Technology is another important component at Uniglobe, which has its own software: Travel Manager, and Software for Agency Management. Also, Uniglobe Net News, an extensive agent Intranet, piggy-backs Uniglobe Travel On-Line, an Internet booking and information system which was launched three years ago.

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With Uniglobe Travel On-Line, consumers can book car rentals, hotels and flights, choose seat assignments, order special meals, obtain street maps, book cruises and tours, research destinations and find restaurants, currency information, last-minute promotions and weather reports.

“The Internet travel segment is growing very quickly,” says Radloff. “Booking travel this way is a big leap of faith at first, and there’s no question that a well-trained travel consultant is the best value. But if a client’s on a plane at 2:00 a.m., and wants to make a reservation on his laptop for a 10:00 a.m. connecting flight, we have to be able to provide that service.”

Uniglobe is careful to see that this system does not exclude its agents. An income-splitting formula pays franchisees a referral fee, 10% of online revenue is distributed through a group fund, and another 10% goes into an advertising fund.

“The site is good for our agents too,” continues Radloff. “At 2:00 a.m., that client’s only other option is to call the airline to book that flight. This way, the agency gets a little commission and gets the data on the booking and can follow up with the client. The site gives clients 24-hour access; it gives agents a 24-hour office. Plus, you don’t have to be an existing Uniglobe client to use the online service, so agents gain access to new clients.”

Uniglobe Travel On-Line is a separate public company and its stock hasn’t done that well, but the site is coming along, with a booking-to-looking ratio of 1:74 and sales of $5 million to November 1998, as opposed to $1 million for all of 1997. And it’s a great system. But so is Microsoft’s Expedia, one of the web’s most popular travel sites. So, in November, Uniglobe entered into a joint-marketing agreement with Expedia. This accomplished two things—a tough competitor is now a partner, and Uniglobe has access to Expedia’s three million customers and is closer to attaining the aforementioned goal of a 50-50 leisure-business mix. (In the travel business today, leisure is the hot market—no matter how tight the economy is, seniors and Boomers will keep traveling.)

Cyber-competition is only one challenge facing travel agents. There are also increasingly complex bulk-purchasing and fare packages, frequent flyer programs and the ubiquitous fly-by-night operations which muddy the waters for reputable companies. Consumers now have so many choices that a successful travel agency has to give customers special reasons to come to it, and stay with it. Those reasons have to be brand loyalty and value-added products and services. Which have to be communicated through marketing, advertising and public relations.

The Uniglobe marketing plan is written following consultation with franchisees. Preferred supplier recommendations are then collected, and listened to. All travel agencies have preferred-supplier relationships; Radloff says that Uniglobe takes its relationships more seriously than does its competition. And these relationships are crucial to stretching the Uniglobe advertising budget. Uniglobe spends $1 million annually on straight advertising, but that budget is extended by as much as 40%, due to the fact that 75% of advertising is co-op (and most visuals are provided by suppliers).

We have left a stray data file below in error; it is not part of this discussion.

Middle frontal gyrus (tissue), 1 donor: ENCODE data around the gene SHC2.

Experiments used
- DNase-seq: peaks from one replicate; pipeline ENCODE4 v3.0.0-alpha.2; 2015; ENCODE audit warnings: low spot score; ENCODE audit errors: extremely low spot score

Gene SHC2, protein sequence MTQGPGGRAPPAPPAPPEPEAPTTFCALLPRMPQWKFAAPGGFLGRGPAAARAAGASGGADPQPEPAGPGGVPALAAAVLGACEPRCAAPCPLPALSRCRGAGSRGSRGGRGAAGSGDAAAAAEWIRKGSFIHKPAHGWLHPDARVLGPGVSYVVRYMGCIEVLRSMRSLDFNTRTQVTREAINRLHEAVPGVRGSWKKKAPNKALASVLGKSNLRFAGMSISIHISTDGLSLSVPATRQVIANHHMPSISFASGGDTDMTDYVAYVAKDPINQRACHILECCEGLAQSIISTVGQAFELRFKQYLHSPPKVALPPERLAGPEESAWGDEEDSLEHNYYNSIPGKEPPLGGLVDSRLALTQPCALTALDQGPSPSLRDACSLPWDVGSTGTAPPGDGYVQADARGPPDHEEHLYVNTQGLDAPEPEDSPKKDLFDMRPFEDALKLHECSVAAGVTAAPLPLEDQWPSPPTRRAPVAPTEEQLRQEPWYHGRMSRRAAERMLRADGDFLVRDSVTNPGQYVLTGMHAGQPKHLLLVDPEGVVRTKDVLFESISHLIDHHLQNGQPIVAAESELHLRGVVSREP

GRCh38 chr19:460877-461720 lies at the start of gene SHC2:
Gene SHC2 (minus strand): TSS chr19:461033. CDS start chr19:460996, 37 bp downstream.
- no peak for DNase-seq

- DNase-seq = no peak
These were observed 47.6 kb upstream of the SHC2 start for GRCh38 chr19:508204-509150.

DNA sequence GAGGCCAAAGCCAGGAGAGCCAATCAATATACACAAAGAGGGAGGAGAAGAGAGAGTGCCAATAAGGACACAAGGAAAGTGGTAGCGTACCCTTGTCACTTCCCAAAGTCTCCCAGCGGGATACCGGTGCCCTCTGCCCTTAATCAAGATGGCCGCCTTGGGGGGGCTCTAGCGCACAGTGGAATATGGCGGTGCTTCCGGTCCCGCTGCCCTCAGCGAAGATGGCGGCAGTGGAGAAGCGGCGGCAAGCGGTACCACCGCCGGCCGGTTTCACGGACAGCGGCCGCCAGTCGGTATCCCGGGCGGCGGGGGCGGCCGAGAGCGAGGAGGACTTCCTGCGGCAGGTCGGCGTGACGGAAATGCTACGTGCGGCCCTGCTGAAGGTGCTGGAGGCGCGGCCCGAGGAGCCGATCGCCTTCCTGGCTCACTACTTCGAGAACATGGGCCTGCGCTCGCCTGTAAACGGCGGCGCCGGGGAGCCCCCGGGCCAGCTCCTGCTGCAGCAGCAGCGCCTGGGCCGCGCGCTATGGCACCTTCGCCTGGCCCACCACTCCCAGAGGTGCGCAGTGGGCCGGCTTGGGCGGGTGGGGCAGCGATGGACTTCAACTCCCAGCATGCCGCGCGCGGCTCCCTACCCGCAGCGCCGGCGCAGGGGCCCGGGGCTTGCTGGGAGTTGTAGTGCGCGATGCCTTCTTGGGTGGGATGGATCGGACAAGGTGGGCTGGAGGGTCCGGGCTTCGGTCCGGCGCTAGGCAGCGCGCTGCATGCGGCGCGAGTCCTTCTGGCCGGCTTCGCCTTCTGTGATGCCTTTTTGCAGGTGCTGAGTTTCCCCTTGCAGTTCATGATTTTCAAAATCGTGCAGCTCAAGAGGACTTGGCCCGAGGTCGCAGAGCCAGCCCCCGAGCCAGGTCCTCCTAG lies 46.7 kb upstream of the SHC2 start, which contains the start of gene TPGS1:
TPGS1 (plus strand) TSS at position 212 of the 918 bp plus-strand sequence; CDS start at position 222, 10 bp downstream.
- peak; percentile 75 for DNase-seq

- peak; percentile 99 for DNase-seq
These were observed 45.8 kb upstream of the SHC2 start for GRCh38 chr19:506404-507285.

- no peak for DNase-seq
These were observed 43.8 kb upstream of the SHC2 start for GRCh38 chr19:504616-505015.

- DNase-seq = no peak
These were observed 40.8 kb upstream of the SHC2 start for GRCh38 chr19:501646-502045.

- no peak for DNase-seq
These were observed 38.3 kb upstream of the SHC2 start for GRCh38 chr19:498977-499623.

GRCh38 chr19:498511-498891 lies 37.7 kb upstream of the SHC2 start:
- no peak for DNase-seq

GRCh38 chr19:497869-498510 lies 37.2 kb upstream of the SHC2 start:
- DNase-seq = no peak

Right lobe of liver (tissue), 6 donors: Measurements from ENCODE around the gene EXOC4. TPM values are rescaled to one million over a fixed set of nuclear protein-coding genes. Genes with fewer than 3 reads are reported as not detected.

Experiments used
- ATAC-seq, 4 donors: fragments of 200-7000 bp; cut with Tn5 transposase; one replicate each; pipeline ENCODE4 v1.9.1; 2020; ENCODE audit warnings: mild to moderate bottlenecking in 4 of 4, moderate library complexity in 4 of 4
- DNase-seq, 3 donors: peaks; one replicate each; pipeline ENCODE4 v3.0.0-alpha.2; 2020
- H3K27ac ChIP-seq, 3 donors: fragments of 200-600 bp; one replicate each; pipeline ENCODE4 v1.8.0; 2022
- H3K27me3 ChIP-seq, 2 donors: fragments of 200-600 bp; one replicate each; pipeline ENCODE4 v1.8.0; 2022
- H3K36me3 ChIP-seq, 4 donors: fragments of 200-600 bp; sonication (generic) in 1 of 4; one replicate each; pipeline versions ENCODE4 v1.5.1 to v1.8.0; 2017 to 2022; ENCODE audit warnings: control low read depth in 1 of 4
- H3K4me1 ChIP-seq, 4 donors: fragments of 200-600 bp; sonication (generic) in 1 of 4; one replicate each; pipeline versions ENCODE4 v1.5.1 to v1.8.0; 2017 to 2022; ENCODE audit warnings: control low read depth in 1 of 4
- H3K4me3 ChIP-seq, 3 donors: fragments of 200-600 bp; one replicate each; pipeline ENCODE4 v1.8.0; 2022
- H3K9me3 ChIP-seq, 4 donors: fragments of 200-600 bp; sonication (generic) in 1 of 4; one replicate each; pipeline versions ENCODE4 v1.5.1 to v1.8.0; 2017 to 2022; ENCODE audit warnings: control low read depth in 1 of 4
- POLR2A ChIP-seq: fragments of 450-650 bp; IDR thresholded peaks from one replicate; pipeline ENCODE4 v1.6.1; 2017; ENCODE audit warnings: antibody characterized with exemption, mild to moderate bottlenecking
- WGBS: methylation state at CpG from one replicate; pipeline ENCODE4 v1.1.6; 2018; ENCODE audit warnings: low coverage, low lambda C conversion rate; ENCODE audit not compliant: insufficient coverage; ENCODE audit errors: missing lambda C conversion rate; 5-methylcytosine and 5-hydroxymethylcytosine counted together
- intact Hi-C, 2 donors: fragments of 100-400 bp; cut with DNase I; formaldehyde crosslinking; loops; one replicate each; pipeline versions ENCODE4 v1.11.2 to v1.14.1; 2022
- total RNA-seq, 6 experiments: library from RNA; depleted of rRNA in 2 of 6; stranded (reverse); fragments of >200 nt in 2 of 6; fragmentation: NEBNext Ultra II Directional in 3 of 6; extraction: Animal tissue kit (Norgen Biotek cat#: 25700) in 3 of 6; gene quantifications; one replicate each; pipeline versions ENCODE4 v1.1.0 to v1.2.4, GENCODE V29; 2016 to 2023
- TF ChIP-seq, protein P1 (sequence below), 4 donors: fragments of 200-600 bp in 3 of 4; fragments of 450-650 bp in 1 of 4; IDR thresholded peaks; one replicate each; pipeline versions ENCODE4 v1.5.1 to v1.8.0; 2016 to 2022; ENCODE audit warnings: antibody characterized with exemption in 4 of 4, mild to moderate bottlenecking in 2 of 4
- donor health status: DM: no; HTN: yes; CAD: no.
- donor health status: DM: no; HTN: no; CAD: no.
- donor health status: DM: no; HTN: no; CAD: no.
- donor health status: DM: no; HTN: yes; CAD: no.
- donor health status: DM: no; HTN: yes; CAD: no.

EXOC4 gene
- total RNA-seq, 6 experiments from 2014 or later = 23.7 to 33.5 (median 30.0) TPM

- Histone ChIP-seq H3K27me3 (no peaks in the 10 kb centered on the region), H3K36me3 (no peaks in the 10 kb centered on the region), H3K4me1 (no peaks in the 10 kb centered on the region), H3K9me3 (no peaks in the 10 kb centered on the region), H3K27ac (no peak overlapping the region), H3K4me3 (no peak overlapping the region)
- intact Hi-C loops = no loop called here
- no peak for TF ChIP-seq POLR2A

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The plan includes four main marketing pushes per year; one or more could be on cruises, one could be the Caribbean in January, another on Europe in June—it depends on supplier input and on what key interest areas have been identified among travelers. The international quarterly campaigns come out of California; they are supplemented with regional, then local, campaigns. Most advertising is print; outdoor and telemarketing are not used. There are six to eight weeks of television each year, radio use is rising and direct mail is a constant, with 100,000 pieces mailed quarterly.

The non-Canadian markets handle their own advertising. Radloff says that, in Canada, the advertising focus is on offering holidays at destinations where the Canadian dollar will go the farthest.

“We sell on value, not on price. For example, people frequently say they want an inexpensive holiday and that they don’t care about their hotel, but that hotel becomes important when they get there. We can provide a nice hotel at a price they can afford because we use our clout and buying power to deliver quality products in a cost-effective manner. We also provide products like Rescue Line, Travel Manager and a preferred-rate hotel program called Key Cities—this is all extra value at no extra cost to the consumer.”

Uniglobe’s strategy for 1999 is to position itself as ‘The Navigator of Options’, with the goal of convincing consumers that Uniglobe agencies can best help them wade through the sea of travel options. Uniglobe’s corporate marketing uses the Uniglobe Travel Plan, a travel purchasing system which incorporates Uniglobe Travel On-Line and the Uniglobe Cruise Program. From the client’s perspective, it is a travel management and purchasing system; from the agent’s point of view, it is a sales kit with corporate proposal templates and a PowerPoint presentation.

“Our corporate marketing is mostly face-to-face,” says Radloff. “We have a professional, well-trained sales force and our salespeople are out knocking on doors, calling on clients, making presentations. No one at Uniglobe waits for the phone to ring—they’re out closing sales and getting the business.”